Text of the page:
• Batteries production: Provide incentives for local production of lithium ion cells and allocate funds for R&D development of alternatives for production of batteries (like aluminium air batteries). The localisation of manufacturing of the ACC cells is a step in the right direction – especially with recent PLI scheme which attracted participation from inter alia Reliance, Ola Electric and Mahindra.

Charging Infrastructure

A key deterrent in wide adoption of EVs in India is ‘charge anxiety’ and a robust charging infrastructure is the only solution to it. Currently the charging infrastructure is a fractured segment with private players trying to build their own private networks which has not penetrated beyond tier 1 cities and only fractionally in tier 1 cities, like the Ather network. This may be enable by:

  • Increase allocation for PPP projects: Ministry of Power recently announced revised guidelines for Charging Infrastructure on January 14, 2022 (which has superseded the earlier regulations issued in 2019). It has provided lofty ambitions of roll out of EV infrastructure in mega cities as a national priority – and provides for inter alia bid of setting up charging infrastructure in highways through a nodal agency. The budget should allocate appropriate funds for it.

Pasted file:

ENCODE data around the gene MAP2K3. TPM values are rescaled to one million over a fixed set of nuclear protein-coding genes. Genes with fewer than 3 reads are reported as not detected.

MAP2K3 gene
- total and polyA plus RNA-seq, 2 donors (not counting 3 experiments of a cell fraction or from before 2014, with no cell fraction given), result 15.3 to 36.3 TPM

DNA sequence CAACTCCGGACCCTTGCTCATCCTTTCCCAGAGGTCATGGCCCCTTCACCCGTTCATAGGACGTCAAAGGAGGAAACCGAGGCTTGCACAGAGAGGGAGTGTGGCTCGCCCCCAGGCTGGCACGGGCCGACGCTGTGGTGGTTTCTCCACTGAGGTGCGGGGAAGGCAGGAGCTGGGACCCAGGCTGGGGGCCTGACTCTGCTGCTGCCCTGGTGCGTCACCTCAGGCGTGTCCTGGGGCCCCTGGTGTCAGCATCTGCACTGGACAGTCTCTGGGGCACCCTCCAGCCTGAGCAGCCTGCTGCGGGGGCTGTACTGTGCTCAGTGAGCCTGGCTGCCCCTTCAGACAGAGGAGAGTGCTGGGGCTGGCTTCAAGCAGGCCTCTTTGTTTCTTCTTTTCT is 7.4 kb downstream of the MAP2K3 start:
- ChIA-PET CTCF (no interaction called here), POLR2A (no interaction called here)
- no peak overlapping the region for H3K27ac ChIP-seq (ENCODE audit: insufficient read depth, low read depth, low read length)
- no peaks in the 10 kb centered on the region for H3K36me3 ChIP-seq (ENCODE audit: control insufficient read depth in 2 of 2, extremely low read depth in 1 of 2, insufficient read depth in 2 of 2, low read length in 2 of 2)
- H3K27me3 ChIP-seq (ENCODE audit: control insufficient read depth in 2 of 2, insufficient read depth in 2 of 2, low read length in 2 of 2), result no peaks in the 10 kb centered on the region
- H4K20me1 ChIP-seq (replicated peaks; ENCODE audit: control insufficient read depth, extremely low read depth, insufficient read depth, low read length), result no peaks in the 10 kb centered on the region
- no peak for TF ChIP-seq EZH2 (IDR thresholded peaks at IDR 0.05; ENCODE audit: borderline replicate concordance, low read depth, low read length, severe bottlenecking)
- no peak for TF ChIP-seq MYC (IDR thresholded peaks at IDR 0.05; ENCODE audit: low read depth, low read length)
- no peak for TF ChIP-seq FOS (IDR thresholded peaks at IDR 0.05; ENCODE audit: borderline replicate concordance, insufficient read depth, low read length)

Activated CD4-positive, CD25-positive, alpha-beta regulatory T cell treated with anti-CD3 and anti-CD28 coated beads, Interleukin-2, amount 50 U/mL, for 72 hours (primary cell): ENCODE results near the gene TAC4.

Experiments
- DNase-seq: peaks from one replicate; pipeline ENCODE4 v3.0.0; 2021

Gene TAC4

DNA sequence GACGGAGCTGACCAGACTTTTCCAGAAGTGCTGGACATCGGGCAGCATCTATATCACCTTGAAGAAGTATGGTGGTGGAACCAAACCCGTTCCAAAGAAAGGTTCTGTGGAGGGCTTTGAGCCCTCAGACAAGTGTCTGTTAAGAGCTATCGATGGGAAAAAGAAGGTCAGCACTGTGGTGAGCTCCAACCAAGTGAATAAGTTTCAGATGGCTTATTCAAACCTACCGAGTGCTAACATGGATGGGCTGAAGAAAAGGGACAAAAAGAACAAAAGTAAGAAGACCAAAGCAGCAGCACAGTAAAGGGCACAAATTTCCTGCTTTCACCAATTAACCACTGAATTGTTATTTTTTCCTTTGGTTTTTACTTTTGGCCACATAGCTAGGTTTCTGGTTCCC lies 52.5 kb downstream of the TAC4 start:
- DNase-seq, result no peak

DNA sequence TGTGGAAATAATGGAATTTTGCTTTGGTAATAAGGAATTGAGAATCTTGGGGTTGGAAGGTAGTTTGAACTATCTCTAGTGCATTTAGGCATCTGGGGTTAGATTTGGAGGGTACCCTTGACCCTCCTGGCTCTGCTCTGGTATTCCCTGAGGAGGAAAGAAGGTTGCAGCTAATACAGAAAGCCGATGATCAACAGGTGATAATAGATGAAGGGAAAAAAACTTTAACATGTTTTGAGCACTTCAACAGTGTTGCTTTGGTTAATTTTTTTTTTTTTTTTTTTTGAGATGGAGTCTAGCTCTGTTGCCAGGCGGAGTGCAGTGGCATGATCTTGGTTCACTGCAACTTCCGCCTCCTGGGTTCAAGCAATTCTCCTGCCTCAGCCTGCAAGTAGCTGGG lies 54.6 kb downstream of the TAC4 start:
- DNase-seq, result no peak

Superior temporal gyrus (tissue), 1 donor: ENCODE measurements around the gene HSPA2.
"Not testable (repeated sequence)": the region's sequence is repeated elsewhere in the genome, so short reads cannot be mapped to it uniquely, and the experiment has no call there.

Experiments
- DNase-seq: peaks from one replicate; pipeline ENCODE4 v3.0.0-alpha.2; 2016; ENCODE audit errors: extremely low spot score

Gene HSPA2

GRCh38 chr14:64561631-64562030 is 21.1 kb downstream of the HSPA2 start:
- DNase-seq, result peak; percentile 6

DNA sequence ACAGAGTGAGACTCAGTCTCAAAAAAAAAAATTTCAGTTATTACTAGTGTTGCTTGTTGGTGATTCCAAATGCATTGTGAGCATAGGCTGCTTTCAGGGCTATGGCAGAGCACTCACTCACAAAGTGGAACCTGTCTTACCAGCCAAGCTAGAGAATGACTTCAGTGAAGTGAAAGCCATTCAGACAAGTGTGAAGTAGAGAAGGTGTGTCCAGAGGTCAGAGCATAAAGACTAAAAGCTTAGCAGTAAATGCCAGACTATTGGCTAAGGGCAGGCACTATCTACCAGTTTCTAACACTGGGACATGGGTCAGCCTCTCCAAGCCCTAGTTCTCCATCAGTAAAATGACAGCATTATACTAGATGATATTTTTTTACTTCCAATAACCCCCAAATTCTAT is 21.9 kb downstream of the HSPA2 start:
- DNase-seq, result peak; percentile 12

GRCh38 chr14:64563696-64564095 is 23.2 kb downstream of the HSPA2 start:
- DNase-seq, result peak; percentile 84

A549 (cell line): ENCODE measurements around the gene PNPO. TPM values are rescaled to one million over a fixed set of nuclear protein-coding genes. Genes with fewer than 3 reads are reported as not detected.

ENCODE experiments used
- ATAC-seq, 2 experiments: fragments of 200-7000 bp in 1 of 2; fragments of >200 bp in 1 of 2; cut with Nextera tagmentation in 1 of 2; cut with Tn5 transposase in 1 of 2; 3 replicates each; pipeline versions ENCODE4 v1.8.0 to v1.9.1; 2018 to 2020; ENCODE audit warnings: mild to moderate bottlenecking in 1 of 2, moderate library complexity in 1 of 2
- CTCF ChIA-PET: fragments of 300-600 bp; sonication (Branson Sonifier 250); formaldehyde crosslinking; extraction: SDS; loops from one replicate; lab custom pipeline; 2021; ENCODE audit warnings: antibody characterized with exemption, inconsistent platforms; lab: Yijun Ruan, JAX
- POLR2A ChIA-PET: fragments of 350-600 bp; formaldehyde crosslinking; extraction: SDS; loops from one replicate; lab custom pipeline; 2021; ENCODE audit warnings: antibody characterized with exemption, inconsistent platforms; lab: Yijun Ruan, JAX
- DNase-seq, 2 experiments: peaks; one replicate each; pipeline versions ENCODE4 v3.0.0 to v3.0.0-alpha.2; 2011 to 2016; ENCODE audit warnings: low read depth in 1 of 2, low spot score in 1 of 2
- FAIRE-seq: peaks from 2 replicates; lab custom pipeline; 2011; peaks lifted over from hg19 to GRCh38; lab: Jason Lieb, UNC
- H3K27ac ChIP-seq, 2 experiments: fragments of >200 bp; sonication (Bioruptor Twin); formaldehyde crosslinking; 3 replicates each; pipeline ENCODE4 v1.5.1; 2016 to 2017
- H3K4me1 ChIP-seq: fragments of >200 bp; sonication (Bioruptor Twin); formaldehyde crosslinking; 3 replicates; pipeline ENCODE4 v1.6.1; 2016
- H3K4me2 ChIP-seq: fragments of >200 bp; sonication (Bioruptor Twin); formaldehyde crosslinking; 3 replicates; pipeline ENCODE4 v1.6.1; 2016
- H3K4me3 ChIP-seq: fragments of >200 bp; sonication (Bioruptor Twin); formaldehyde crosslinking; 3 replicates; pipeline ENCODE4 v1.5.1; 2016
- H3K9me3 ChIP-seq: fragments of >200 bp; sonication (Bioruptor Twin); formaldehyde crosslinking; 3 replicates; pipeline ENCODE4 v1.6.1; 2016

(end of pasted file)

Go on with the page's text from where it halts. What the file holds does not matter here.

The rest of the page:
• Change in municipals laws and single window clearance: The government should mandatorily direct state governments to amend municipal and city laws to provide for setting up of charging stations in residential and commercial cities. Further, the states should adopt a single window clearance for setting up such charging infrastructure.
  • Technical uniformity: The government should effectuate uniform standards in production of batteries to enable standardisation and wider reach of charging networks and reduce dependencies on brand based singular networks.

Financing and Priority Lending